Both Ford and DaimlerChrysler have announced plans to begin sales of fuel-cell vehicles in 2004. When they do, customers will be expected to purchase tanks of liquid or nonliquid hydrogen from nontraditional fuel sources. No word on when GM hopes to field its first fuel-cell vehicle.

Cost Vs. Safety Re-Examined In Bumper Tests
In bumper impact testing conducted recently by the Insurance Institute for Highway Safety, both Ford's all-new 2002 Explorer and DaimlerChrysler's all-new Jeep Liberty earned the institute's lowest rating for bumper performance.

The Explorer sustained $5,432 worth of damage in four tests conducted at 5 mph, while the Liberty sustained $5,667 in damage. The worst result-more than $1,700 in damage-occurred when the Liberty, which wears its spare tire mounted on its rear gate, was backed into a flat barrier, shattering the rear window and damaging the rear windshield wiper motor and the tailgate.

The tests are claimed by the institute to imitate the kind of impact that can occur in commuter traffic and parking lots. A Ford spokesperson said the company's engineers design the bumper systems on Ford vehicles to meet government standards, company requirements, and customer expectations, not the tests of the institute.

"These tests by the Insurance Institute for Highway Safety are conducted to determine cost estimates to repair damage incurred in low-speed bumper impact tests and are not related to safety," a company spokesperson said. "In addition, these tests may not be representative of the type of damage that occurs in real-world situations."

The crash performance of another vehicle made by DaimlerChrysler Corp., the 2002 Dodge Ram 1500, improved in the tests. It sustained $3,843 in damage in the four tests, compared to $8,438 for the '01 model.

"The Ram used to have the worst bumpers among the large pickup trucks the institute tested, but now it has the best bumpers," said Adrian Lund, the institute's chief operating officer.

DaimlerChrysler spokeswoman Angela Ford said the company was pleased with the Ram test results.

"But it's important to remember this test measures insurance claims cost and is in no way a reflection of vehicle safety," she said. "Although we attempt to keep repair costs low on all of our products, our primary focus is safety, both in terms of government testing and real-world safety parameters."

The Chevrolet TrailBlazer was given the best rating of the four vehicles tested after suffering $2,445 in damage.

Two-Second News
* The Big Three auto builders, General Motors, Ford, and DaimlerChrysler, all did block-buster business in late 2001 as a result of 0-percent financing offered by all three. New-vehicle sales for all three were up at least 100 percent for the month of October, according to the industry news-weekly Automotive News. None of the companies expect 0-percent financing-usually offered only on 36-month loans-to be extended too deeply into 2002. And they expect sales of new vehicles to drop in 2002, perhaps as much as 10 percent over 2001's level, which could reach as high as 15.5 million units.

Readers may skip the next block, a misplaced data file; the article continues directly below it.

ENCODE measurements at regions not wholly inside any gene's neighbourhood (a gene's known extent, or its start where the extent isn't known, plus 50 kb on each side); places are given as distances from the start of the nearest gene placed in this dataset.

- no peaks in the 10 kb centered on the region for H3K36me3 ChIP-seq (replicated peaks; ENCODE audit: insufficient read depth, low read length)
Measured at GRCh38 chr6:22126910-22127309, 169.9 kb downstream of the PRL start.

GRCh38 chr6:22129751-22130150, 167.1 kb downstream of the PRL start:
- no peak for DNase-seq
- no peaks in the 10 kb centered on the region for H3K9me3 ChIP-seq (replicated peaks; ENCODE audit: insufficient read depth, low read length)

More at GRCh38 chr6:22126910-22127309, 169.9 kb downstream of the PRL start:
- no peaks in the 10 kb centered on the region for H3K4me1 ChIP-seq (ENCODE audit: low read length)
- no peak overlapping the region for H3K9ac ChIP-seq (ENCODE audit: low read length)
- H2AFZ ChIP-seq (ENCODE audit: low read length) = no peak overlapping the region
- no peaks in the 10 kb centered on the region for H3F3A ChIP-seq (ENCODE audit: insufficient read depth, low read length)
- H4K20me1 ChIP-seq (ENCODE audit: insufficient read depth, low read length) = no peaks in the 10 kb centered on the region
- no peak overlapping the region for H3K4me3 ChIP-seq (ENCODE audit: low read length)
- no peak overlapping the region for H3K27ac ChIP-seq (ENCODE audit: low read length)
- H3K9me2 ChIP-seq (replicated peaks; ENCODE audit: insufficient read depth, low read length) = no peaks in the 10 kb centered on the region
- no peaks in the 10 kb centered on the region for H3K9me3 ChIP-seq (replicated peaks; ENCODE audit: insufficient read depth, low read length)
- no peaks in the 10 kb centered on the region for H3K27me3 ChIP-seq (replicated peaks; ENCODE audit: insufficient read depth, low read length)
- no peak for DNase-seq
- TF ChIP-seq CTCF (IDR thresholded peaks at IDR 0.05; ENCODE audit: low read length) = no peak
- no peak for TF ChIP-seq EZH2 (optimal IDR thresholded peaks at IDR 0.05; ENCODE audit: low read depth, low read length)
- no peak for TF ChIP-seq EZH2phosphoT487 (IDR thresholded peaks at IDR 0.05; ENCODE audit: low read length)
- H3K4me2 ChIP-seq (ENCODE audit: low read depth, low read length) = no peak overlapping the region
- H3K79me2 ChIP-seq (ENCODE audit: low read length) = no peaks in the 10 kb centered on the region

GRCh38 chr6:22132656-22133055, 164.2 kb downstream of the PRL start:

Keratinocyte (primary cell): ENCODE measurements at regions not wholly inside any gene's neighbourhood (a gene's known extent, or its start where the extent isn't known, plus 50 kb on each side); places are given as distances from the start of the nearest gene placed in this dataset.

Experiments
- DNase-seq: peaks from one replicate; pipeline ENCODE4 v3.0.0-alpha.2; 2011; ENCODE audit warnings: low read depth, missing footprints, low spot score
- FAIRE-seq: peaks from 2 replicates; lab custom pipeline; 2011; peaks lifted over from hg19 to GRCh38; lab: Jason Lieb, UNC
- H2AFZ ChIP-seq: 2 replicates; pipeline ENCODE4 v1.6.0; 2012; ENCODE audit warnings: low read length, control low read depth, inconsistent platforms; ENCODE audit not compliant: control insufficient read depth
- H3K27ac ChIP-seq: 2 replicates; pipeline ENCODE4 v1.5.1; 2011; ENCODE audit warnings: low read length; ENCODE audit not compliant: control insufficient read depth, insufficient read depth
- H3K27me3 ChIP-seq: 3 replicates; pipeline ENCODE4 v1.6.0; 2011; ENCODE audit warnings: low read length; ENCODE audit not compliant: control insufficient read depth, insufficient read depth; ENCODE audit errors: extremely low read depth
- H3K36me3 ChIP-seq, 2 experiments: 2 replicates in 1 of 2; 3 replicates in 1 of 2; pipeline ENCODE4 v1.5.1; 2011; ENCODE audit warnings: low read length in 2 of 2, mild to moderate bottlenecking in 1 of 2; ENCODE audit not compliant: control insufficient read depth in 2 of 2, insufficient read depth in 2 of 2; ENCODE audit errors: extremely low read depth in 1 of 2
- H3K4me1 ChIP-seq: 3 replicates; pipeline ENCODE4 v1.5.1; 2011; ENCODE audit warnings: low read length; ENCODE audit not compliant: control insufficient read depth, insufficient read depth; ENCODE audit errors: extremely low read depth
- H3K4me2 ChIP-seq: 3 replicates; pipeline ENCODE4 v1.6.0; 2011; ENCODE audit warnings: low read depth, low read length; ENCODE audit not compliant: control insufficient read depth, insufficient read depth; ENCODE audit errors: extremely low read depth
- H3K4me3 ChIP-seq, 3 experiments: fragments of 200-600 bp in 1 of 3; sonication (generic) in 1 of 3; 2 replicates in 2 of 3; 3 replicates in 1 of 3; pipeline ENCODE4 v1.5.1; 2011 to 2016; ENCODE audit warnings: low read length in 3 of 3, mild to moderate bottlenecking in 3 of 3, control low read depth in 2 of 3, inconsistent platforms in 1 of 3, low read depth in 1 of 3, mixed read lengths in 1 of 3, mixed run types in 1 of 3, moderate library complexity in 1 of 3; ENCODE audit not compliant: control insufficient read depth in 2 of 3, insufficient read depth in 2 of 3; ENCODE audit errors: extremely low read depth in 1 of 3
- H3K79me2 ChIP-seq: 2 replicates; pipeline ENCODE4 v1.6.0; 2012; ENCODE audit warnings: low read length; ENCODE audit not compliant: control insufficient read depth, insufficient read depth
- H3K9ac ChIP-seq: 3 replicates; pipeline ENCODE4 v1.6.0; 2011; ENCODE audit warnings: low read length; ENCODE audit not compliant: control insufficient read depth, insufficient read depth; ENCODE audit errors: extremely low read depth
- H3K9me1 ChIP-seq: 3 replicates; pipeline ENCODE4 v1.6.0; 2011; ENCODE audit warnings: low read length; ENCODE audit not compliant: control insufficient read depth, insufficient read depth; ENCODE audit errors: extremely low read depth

* Former Ford Motor Company Chairman Jacques Nasser, who recently lost his job in the wake of a power struggle with new CEO William Clay Ford, was paid a staggering total of $12.1 million in 2000. The value of Nasser's severance package is undisclosed by the automaker.

* Look for an all-new sport-utility vehicle from Mitsubishi in 2003. Mitsubishi expects production of about 90,000 of these new SUVs annually. The vehicle is a probable replacement for the aging Montero Sport.

* DaimlerChrysler is recalling 2002 Jeep Grand Cherokees to repair a problem that causes the vehicle's dash lights to shut down. Chevrolet and the GMC division are recalling 2002 TrailBlazers and Envoys for transfer case replacement. The problem is that a shift collar can break, and when that happens, gear selection becomes impossible.

* A veritable treasure trove of 39 Mercedes-Benz Unimogs recently was shipped from the Mercedes-Benz truck factory in Gaggenau, Germany, to its new owner, the Ministry of Transport in the Czech Republic. These vehicles will be equipped with mowing and winter service implements for year-round maintenance of the European road network in the Czech Republic.

Two-Second News
Rubicon Education Project
The famous Rubicon Trail is now under heavy scrutiny by the environmentalist community. In order to help insure continued public access to the trail, the U.S. Forest Service is implementing a new check point and information booth at the Loon Lake trailhead. The booth will be staffed Saturdays and Sundays from Memorial Day through Labor Day. For more information contact CA4WDC at 800/4x4-funn (494-3886).